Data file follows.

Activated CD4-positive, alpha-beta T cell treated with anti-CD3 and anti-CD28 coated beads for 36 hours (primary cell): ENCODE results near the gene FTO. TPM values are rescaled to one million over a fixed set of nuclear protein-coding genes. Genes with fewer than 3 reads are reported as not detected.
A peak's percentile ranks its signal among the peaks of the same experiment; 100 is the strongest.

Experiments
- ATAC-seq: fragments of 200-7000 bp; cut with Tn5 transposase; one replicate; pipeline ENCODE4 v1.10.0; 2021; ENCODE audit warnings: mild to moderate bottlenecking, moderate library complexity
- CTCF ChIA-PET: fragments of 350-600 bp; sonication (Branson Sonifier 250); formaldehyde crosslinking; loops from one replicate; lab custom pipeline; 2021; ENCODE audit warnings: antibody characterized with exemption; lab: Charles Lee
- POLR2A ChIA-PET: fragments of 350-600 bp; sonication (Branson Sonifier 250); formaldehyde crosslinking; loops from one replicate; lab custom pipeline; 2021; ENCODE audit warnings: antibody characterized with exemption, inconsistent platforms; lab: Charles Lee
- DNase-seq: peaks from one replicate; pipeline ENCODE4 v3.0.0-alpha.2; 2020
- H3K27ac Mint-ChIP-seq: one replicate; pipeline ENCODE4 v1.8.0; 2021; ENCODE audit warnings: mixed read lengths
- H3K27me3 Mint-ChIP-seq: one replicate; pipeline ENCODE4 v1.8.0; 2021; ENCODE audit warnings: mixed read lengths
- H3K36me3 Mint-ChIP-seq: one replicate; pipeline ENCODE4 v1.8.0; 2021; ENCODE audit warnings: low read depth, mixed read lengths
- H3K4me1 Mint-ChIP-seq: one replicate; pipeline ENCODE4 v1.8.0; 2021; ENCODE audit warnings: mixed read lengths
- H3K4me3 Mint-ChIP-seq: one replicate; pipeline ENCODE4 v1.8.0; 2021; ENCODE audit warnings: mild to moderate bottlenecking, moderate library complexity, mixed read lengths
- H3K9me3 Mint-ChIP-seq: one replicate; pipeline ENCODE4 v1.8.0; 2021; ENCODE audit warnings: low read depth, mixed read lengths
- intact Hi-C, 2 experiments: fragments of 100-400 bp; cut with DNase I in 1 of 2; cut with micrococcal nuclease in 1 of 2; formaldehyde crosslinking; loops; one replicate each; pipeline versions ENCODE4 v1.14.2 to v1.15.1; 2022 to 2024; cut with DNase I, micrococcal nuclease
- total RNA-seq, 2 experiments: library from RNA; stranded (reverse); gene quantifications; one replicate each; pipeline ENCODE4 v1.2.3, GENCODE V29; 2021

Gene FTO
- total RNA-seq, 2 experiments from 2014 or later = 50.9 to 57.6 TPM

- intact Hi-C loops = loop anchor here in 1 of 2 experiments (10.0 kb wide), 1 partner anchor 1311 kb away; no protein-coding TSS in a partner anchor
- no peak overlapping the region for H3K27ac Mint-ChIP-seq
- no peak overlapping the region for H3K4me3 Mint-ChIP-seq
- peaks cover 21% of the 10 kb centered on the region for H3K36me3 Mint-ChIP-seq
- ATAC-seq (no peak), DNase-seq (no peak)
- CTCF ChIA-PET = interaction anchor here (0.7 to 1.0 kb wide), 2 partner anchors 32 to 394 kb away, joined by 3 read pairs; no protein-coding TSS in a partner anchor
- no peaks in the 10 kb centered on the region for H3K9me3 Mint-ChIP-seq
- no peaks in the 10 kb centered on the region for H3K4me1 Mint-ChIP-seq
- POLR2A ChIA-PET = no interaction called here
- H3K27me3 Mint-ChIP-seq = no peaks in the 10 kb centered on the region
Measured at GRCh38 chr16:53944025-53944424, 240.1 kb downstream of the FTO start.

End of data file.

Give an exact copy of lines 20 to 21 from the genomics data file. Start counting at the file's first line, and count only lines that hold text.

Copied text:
- no peak overlapping the region for H3K4me3 Mint-ChIP-seq
- peaks cover 21% of the 10 kb centered on the region for H3K36me3 Mint-ChIP-seq